Forced Labeling Guidelines for Clean Meat Violates the First Amendment

By: Sam Taddeo

In the March 1932 issue of the magazine Popular Mechanics, a well-known quote by Winston Churchill reads: “We shall escape the absurdity of growing a whole chicken in order to eat the breast or wing, by growing these parts separately under a suitable medium.”[1] The idea was far-fetched at the time, and even now, seventy plus years hence, supermarket coolers have yet to see the appearance of such meat. However, while it hasn’t made it to market yet, laboratories across the country have begun creating this futuristic food that goes by a variety of names: cultured meat, clean meat, synthetic meat, in vitro meat, etc., and with its arrival has also arrived a new dispute in law. On Tuesday August 28, the general assembly of the state of Missouri passed Senate Bill Nos. 627 and 925, the first pieces of state legislation to regulate the labeling of the term “meat” on food labels.[2]
Supporters of the law, which includes groups such as the Missouri Cattlemens Association, argue that equivalent labeling will lead to consumer confusion and be detrimental to the interests of ranchers who take the care and time to raise livestock for consumption.[3] Supporters also point to the definitions of meat in state statutes, such as Missouri’s, which would lead to inconsistencies if alternative meat producers are allowed to engage in equivalent labeling.[4]
The opposition to the law, which includes clean meat supporters such as the Good Foods Institute, argue that it violates the 1st Amendment and is discriminatory against out-of state companies that compete with those that are in-state.[5] A main contention among alternative meat producers is that they should be free to label their products as they wish so long as their packaging clearly lists the ingredients for consumers to see.[6] Regulating the labeling of clean mean products carries the risk of inflicting negative impressions with consumers. Words that have been proposed to be a component of the labels, such as “biotech,” carry negative connotations with many, if not most, consumers, and could negatively impact the companies’ bottom line.[7]
In today’s world of ever complicating technology, consumers are often left none the wiser when confronted with an increasingly diverse and sophisticated array of choices. Statutes like the one passed in Missouri add a new layer of confusion. Although produced in an alternative manner, lab-grown meat shares the same basis as its conventional counterpart, being produced from animal cells.[8] Producers of clean meat should be allowed to exercise their commercial speech as they see fit. To not have the freedom to do so could subject them to injury to their brand and reputation. Clean meat is our future and deserves the full support of our lawmaking bodies.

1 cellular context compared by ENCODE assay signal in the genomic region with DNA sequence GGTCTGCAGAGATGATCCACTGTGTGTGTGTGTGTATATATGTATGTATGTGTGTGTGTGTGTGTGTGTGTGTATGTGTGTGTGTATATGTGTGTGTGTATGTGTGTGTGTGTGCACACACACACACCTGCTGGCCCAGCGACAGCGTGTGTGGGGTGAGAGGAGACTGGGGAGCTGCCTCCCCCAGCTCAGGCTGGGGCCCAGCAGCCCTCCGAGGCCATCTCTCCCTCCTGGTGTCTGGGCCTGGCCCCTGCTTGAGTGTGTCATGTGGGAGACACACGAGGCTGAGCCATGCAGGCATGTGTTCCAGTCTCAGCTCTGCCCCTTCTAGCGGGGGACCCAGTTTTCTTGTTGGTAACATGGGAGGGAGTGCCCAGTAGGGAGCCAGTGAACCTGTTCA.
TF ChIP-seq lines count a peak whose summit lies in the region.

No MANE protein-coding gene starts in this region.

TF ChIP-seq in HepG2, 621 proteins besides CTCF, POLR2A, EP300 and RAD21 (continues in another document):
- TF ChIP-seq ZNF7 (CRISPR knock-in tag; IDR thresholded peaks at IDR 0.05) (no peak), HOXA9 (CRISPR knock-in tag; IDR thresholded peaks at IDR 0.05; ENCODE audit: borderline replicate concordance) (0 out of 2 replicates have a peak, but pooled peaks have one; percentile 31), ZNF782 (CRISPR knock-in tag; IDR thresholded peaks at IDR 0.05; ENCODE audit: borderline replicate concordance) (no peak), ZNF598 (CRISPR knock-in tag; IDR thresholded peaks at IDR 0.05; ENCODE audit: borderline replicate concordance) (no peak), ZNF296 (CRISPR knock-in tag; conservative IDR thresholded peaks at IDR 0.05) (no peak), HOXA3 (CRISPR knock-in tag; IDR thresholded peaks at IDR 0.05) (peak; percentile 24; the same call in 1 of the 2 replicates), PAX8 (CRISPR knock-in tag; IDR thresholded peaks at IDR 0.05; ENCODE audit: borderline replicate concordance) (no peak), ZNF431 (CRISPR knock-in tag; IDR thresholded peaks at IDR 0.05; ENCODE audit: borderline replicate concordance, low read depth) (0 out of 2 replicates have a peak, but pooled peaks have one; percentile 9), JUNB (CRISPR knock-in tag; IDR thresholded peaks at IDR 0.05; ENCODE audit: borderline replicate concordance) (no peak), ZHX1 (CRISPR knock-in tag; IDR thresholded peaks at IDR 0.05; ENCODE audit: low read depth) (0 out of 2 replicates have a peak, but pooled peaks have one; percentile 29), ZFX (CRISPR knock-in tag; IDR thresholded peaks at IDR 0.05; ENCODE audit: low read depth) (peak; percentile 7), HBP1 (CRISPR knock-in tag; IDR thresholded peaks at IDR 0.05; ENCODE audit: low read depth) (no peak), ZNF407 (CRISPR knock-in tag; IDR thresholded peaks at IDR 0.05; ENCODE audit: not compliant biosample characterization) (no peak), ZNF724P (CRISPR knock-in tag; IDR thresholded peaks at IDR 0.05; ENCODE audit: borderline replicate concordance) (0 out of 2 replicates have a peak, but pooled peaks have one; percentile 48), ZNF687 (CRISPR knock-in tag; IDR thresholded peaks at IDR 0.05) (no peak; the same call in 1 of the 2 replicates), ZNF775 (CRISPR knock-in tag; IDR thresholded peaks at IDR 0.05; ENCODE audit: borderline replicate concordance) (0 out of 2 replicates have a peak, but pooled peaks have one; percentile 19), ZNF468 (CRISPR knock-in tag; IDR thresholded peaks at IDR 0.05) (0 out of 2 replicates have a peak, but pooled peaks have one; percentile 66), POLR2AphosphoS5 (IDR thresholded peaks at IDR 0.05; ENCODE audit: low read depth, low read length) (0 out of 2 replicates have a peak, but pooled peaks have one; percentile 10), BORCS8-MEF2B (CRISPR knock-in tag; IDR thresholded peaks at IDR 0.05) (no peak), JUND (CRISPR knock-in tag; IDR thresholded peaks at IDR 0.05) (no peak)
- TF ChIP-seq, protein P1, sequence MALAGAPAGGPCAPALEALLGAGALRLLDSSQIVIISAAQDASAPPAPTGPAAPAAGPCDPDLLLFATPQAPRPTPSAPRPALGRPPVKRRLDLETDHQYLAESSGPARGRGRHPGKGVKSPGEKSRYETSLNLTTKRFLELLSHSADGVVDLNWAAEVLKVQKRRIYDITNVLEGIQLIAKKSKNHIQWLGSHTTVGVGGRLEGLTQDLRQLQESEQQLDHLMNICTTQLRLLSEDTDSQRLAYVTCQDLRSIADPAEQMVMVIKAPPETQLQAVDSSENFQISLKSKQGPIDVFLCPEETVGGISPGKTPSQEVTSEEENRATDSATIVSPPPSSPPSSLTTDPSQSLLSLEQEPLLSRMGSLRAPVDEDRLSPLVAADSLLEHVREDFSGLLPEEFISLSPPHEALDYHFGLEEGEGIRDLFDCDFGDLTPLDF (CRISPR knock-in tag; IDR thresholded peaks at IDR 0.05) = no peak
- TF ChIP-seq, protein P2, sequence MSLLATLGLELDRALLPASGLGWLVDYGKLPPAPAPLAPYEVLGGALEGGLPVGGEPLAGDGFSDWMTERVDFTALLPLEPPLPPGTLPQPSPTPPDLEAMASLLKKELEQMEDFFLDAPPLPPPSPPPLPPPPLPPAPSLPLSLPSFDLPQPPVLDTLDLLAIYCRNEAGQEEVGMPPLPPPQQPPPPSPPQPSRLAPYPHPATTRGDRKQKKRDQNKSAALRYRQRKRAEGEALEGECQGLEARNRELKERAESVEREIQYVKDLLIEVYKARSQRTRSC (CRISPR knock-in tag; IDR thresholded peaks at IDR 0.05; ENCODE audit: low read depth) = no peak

1. Winston Churchill, Fifty Years Hence, Popular Mechanics, Mar. 1932, at 390.
  2. S. B. 627 & 925, 99th Gen. Assembl., Reg. Sess. (Mo. 2018).
  3. Press Release, Missouri Cattleman’s Assoc., Missouri Cattlemen’s Fake Meat Bill Passes, (May 17, 2018) (on file with author).
  4. Id. (“The current definition of meat in Missouri Statutes is:  ‘any edible portion of livestock or poultry carcass or part thereof.’”).
  5. Matt Ball, GFI Goes to Court for First Amendment, The Good Foods Inst.: Blog (Sept. 7, 2018, 10:00AM), https://www.gfi.org/gfi-goes-to-court-for-first-amendment.
  6. Tofurky Sues to Stop Missouri law over meat terminology, Ap news (Sept. 7, 2018), https://apnews.com/80be8d989eb04d909dbdf073036f6dbb.
  7. Zachary Schneider, Comment, In Vitro Meat: Space Travel, Cannibalism, and Federal Regulation, 50 Hous. L. Rev. 991, 1021 (2013) (proposing the adoption of the adjective “biotech” as part of a federal regulation scheme for labeling clean meat).
  8. Complaint at 3, Turtle Island Foods et al. v. Richardson et al., No. 18-CV-4173 (W.D. Mo. Aug. 27, 2018).

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